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See detailEndemic alveolar echinococcosis in southern Belgium?
Detry, Olivier ULg; Honore, Charles ULg; Delwaide, Jean ULg et al

in Acta Gastro-Enterologica Belgica (2005), 68(1, Jan-Mar), 1-4

Until now, Belgium has been considered as a low-risk country for alveolar echinococcosis. However it was recently demonstrated by necropsy series that, in some parts of southern Belgium (Wallonia), up to ... [more ▼]

Until now, Belgium has been considered as a low-risk country for alveolar echinococcosis. However it was recently demonstrated by necropsy series that, in some parts of southern Belgium (Wallonia), up to 51% of the red foxes (Vulpes vulpes) may be infected by E. multilocaris. The authors, working in a university hospital in southern Belgium, described in 2002 the first autoctuthonous Belgian case of hepatic alveolar echinococcosis. More importantly, in 2004, they diagnosed three other patients with alveolar echinococcosis. One underwent surgical resection, but two others had bilateral pulmonary involvement at time of definite diagnosis. Palliative albendazole therapy was initiated. These patients had been diagnosed with hepatic mass from unknown origin for several months. The previous experience with the first case allowed the authors to consider and to confirm alveolar echinococcosis diagnosis, made by pathology and/or serological tests and imaging. These four patients with alveolar echinococcosis were living either in the Liege or the Luxembourg province. Considering the high prevalence of E. multilocaris infection of red foxes and the recent increase of the fox population due to rabies vaccination in southern Belgium, and also the presence of E. multilocaris infection of red foxes in northern Belgium, it is likely that not only Wallonia, but also maybe the whole Belgium, may face endemic alveolar echinococcosis in the next years. [less ▲]

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See detailThe HepCar registry: report on a one-year registration program of hepatocellular carcinoma (HCC) in Belgium. What is daily practice in HCC?
Van Vlierberghe, H.; Colle, I.; Henrion, J. et al

in Acta Gastro-Enterologica Belgica (2005), 68(4), 403-411

INTRODUCTION: Due to a rise in HCV induced liver cirrhosis, hepatocellular carcinoma becomes more prevalent in Western European countries. The HepCar registry is an initiative in which patients with ... [more ▼]

INTRODUCTION: Due to a rise in HCV induced liver cirrhosis, hepatocellular carcinoma becomes more prevalent in Western European countries. The HepCar registry is an initiative in which patients with hepatocellular carcinoma, their treatment and follow up are registered. MATERIALS AND METHODS: Belgian physicians were asked to report all new cases of hepatocellular carcinoma which were seen between January 2003 and December 2003. Reporting was done on a voluntary basis. Data reported were: demographic figures, the nature of the underlying liver disease, presentation characteristics of the tumour, laboratory findings and choice of therapy. Every six months, a reminder was sent to determine survival. RESULTS: 131 patients (94 male/37 female) were reported. Mean age was 63 years +/- 13. Underlying liver disease was HCV (n = 54, 41%), HBV (n = 22, 17%), alcoholic liver disease (n = 39, 30%) and miscellaneous (n =16, 12%). Diagnosis of hepatocellular carcinoma was made by surveillance in 47 (36%) patients. After logistic regression, survival was 5 times better for patients inside the Milan criteria (one lesion less than 5 cm in diameter or less than 3 nodules each less than 3 cm in the absence of vascular invasion and metastasis). DISCUSSION: Tumours inside the Milan criteria have a better survival. The majority of the patients have an underlying cirrhosis as background for the development of a HCC. [less ▲]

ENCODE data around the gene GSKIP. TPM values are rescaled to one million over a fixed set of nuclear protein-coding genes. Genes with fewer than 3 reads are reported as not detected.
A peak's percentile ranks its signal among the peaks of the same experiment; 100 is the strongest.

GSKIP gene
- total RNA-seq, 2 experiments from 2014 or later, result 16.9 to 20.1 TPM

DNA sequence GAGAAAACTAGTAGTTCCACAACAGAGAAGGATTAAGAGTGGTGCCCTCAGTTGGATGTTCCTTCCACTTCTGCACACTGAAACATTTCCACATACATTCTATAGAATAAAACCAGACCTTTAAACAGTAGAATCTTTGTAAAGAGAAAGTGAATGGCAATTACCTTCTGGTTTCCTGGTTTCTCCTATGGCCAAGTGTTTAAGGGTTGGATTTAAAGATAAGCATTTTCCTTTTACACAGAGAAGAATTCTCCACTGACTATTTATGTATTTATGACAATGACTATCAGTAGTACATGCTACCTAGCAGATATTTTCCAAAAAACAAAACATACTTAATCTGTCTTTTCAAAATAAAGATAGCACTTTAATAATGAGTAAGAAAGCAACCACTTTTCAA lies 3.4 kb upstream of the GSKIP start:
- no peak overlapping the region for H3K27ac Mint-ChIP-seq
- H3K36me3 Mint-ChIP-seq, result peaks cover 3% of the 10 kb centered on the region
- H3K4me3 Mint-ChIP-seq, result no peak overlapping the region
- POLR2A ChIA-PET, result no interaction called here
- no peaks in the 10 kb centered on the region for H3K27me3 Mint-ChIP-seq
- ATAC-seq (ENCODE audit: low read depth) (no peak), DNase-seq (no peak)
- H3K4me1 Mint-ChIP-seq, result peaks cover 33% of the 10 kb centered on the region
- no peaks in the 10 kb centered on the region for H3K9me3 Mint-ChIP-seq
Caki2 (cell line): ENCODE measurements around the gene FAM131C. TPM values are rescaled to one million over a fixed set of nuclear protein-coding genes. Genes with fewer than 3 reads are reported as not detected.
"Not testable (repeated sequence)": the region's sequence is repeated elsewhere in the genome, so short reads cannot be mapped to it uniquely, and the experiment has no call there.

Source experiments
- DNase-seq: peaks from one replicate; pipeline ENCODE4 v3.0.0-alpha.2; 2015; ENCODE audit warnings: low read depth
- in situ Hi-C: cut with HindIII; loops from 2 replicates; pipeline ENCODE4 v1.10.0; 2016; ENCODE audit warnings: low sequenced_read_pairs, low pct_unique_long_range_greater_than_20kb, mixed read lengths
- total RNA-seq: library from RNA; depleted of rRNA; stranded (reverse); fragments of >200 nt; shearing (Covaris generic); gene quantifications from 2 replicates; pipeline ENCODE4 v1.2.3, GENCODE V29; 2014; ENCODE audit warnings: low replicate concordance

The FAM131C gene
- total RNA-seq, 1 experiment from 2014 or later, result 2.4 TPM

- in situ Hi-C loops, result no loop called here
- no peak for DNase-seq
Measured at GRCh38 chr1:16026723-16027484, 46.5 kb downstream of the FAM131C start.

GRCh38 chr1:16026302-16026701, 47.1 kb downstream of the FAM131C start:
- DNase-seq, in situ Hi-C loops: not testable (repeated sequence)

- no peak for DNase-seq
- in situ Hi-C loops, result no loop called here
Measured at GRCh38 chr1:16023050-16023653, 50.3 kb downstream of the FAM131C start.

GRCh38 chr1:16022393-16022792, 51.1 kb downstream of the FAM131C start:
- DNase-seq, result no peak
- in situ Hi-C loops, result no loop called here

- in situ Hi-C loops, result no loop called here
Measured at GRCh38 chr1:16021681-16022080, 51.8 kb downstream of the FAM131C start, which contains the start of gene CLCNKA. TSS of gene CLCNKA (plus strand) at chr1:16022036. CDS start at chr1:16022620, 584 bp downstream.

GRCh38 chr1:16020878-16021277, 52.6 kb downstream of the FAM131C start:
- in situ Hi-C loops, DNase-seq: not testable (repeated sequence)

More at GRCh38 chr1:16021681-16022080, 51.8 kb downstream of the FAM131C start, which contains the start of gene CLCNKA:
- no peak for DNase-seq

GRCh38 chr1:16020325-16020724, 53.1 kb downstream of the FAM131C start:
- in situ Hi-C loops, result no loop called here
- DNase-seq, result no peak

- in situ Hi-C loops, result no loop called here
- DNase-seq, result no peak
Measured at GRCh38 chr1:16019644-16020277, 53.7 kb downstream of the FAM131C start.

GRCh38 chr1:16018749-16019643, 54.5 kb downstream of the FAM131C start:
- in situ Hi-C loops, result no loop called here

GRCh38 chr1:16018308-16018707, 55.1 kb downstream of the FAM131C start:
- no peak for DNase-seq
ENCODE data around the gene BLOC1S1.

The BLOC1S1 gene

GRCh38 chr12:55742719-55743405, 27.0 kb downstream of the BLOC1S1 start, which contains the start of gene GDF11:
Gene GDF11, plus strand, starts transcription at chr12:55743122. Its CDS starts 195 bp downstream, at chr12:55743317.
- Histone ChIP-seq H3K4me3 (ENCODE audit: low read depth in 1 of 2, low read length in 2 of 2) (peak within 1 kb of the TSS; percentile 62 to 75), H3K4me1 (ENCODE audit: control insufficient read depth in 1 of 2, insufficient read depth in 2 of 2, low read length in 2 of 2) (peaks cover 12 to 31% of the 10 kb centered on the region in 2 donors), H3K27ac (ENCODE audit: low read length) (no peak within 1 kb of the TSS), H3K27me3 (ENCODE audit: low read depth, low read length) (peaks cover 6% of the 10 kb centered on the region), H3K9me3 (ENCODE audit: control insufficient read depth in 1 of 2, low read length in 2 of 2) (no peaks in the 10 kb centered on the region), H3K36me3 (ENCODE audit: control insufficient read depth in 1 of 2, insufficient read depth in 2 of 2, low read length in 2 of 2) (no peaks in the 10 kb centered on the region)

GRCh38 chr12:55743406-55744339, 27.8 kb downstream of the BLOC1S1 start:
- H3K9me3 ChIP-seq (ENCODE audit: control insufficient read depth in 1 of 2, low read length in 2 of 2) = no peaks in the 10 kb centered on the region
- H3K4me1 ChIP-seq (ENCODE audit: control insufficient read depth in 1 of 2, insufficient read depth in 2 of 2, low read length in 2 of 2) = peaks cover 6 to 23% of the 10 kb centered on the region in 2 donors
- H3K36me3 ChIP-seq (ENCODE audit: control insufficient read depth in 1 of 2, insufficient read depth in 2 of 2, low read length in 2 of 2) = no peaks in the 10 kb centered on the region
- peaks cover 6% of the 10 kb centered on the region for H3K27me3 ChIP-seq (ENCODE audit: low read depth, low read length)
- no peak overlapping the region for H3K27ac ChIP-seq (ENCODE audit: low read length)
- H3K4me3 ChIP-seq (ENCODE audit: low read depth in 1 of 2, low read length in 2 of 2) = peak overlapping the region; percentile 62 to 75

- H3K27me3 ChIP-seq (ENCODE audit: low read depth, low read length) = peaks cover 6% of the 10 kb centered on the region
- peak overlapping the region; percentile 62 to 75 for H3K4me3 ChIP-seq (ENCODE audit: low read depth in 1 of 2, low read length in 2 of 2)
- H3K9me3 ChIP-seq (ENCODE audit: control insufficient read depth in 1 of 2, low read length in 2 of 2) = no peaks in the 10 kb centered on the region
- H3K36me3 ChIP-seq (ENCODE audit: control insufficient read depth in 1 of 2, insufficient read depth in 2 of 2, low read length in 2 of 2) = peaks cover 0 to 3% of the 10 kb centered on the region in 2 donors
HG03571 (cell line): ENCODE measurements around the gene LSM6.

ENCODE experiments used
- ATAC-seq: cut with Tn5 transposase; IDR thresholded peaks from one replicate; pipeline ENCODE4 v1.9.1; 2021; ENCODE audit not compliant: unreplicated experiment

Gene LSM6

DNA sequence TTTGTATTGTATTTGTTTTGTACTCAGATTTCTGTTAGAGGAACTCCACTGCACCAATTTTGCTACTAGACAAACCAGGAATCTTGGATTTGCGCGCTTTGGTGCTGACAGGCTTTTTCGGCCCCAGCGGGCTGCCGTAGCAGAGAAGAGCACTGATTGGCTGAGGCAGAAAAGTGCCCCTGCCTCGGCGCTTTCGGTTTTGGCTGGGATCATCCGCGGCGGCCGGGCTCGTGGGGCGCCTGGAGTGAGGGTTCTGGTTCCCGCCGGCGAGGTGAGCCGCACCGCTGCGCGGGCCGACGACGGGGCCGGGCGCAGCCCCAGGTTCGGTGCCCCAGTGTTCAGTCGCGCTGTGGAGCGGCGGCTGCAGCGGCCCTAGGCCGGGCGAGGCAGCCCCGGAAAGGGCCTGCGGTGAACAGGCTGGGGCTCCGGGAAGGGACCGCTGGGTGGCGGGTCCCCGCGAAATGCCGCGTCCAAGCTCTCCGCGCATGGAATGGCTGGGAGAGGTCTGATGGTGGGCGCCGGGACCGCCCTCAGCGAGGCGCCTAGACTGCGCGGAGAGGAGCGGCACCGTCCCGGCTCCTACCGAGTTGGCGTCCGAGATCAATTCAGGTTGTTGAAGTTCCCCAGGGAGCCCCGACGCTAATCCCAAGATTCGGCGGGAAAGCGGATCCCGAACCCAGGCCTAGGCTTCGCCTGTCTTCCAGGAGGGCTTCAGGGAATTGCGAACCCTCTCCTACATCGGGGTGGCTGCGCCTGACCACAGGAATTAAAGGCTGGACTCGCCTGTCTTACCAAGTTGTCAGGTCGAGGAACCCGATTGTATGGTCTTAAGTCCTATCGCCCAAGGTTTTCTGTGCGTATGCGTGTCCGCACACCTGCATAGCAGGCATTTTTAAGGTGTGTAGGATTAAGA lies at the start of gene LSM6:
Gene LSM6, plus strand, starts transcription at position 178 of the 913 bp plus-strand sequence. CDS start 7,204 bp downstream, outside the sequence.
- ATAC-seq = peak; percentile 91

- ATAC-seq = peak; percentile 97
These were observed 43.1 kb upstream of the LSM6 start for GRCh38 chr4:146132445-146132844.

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See detailFatty liver in the intensive care unit
Paquot, Nicolas ULg; Delwaide, Jean ULg

in Current Opinion in Clinical Nutrition & Metabolic Care (2005), 8(2), 183-187

PURPOSE OF REVIEW: Non-alcoholic steatohepatitis is a liver disease characterized by steatosis and steatohepatitis in subjects whose alcohol consumption is negligible. The primary form is associated with ... [more ▼]

PURPOSE OF REVIEW: Non-alcoholic steatohepatitis is a liver disease characterized by steatosis and steatohepatitis in subjects whose alcohol consumption is negligible. The primary form is associated with insulin resistance whereas secondary non-alcoholic steatohepatitis occurs notably during total parenteral nutrition or in patients in the intensive care unit. This review is mainly focused on recent developments in the understanding of the pathogenesis of this disease. RECENT FINDING: Pathogenesis involves the direct role of fatty acids in liver injury, oxidative stress, cytokines, genetic susceptibility or mitochondrial dysfunction. An increased delivery of free fatty acids to the liver contributes to the first hit, originating liver steatosis. The process may undergo a second hit, characterized by inflammation and hepatocellular degeneration. Mitochondrial dysfunction plays a key role by leading to abnormal generation of reactive oxygen species, which cause lipid peroxidation. The peroxidation products and cytokines favor progression from steatohepatitis to fibrosis. Fatty liver disease may also be encountered in the intensive care unit in patients receiving parenteral nutrition. However, an adapted glucose-lipid ratio as source of non-protein calories prevents the development of fatty liver. Moreover, recent evidence suggests the importance of the type of lipid infused (structured lipid emulsion or fish oils). The acute phase response associated with severe disease can also lead to the development of fatty liver in spite of adequate nutritional support. SUMMARY: The pathogenesis of non-alcoholic steatohepatitis is multifactorial, but there is growing evidence that mitochondrial dysfunction always plays a key role. Adapted nutrition may prevent in part fatty liver in the intensive care unit. [less ▲]